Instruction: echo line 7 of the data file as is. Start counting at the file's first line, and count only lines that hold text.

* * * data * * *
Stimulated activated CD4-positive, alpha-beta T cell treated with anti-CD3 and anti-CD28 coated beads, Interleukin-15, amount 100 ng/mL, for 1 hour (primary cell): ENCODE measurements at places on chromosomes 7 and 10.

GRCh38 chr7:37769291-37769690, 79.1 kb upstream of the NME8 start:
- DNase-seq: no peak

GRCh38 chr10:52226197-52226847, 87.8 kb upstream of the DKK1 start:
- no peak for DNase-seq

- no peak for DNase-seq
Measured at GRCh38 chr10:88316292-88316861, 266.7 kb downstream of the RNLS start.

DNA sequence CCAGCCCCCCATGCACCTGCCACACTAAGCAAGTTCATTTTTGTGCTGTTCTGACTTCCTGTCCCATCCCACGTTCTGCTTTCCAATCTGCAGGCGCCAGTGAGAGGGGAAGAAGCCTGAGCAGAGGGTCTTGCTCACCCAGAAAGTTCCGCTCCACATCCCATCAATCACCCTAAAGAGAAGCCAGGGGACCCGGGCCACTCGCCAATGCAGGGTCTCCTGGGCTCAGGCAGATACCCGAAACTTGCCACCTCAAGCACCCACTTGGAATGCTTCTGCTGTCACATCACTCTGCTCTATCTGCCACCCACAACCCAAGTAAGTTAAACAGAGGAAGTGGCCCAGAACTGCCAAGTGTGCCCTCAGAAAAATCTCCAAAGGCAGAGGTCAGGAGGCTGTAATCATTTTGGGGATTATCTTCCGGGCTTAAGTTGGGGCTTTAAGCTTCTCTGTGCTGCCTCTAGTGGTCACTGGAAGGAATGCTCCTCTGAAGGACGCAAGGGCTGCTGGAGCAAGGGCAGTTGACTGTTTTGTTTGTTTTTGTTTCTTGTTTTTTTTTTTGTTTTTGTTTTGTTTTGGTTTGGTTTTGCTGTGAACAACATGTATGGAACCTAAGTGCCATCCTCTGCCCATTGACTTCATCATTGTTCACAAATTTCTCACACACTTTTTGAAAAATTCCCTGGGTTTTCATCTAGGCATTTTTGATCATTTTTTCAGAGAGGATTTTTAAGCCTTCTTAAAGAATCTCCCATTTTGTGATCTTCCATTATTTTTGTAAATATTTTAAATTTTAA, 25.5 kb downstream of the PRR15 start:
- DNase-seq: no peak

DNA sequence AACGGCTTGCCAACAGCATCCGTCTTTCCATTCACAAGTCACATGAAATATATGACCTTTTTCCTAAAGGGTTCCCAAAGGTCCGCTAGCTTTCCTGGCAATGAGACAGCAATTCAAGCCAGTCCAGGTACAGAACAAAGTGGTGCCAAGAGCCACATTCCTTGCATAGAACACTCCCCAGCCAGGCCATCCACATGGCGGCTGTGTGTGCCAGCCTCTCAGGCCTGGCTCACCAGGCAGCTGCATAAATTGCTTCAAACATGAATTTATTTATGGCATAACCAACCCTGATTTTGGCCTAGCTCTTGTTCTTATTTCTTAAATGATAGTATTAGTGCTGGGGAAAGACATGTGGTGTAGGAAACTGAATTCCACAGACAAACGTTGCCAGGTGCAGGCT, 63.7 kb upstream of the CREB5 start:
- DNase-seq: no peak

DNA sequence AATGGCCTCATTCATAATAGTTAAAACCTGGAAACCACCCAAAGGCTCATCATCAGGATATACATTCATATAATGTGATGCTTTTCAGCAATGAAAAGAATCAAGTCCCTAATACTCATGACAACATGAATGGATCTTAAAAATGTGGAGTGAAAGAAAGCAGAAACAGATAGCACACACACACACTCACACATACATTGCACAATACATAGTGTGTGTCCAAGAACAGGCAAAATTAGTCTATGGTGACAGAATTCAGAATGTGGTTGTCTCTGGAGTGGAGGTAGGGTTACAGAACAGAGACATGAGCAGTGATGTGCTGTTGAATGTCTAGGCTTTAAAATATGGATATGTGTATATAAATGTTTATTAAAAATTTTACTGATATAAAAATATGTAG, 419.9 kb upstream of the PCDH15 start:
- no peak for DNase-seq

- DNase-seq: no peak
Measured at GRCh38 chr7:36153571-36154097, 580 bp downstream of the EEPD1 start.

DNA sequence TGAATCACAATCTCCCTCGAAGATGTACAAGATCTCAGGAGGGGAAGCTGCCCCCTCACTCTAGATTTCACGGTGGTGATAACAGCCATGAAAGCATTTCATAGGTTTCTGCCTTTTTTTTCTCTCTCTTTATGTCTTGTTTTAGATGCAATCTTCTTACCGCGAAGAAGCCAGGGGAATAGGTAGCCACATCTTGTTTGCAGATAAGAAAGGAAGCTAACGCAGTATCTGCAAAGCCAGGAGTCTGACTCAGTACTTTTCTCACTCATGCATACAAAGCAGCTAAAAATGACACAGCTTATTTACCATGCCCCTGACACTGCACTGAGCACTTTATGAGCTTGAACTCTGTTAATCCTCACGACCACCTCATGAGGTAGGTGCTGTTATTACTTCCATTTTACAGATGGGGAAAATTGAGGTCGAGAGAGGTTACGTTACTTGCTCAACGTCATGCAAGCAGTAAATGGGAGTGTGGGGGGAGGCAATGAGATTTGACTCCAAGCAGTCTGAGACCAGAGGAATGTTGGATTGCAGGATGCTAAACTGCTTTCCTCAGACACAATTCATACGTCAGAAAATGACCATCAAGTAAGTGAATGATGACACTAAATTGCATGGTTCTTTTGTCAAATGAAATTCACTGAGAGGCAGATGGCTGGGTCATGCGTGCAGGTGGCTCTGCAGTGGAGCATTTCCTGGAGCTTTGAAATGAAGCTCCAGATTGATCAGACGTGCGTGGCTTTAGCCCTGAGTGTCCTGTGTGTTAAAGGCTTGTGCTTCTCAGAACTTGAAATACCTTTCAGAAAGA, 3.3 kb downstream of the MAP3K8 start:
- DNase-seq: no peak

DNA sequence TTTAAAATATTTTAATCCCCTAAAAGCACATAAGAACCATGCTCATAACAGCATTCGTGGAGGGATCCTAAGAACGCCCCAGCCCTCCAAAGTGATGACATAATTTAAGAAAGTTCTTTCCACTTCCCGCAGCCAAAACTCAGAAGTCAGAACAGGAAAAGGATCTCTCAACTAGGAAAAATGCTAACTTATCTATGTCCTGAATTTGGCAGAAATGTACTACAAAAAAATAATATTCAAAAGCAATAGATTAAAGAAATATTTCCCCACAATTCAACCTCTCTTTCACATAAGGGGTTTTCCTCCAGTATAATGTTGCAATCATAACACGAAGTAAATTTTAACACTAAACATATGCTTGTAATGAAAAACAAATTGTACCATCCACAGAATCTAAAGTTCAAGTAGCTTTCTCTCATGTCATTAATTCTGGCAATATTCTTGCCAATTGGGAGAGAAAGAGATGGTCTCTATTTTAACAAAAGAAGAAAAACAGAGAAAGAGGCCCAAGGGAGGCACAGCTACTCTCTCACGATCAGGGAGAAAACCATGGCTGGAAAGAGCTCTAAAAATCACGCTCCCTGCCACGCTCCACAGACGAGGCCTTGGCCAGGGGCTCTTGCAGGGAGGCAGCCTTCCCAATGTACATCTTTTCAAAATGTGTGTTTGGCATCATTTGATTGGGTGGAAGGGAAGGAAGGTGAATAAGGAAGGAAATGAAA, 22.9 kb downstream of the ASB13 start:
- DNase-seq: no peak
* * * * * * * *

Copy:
Measured at GRCh38 chr10:88316292-88316861, 266.7 kb downstream of the RNLS start.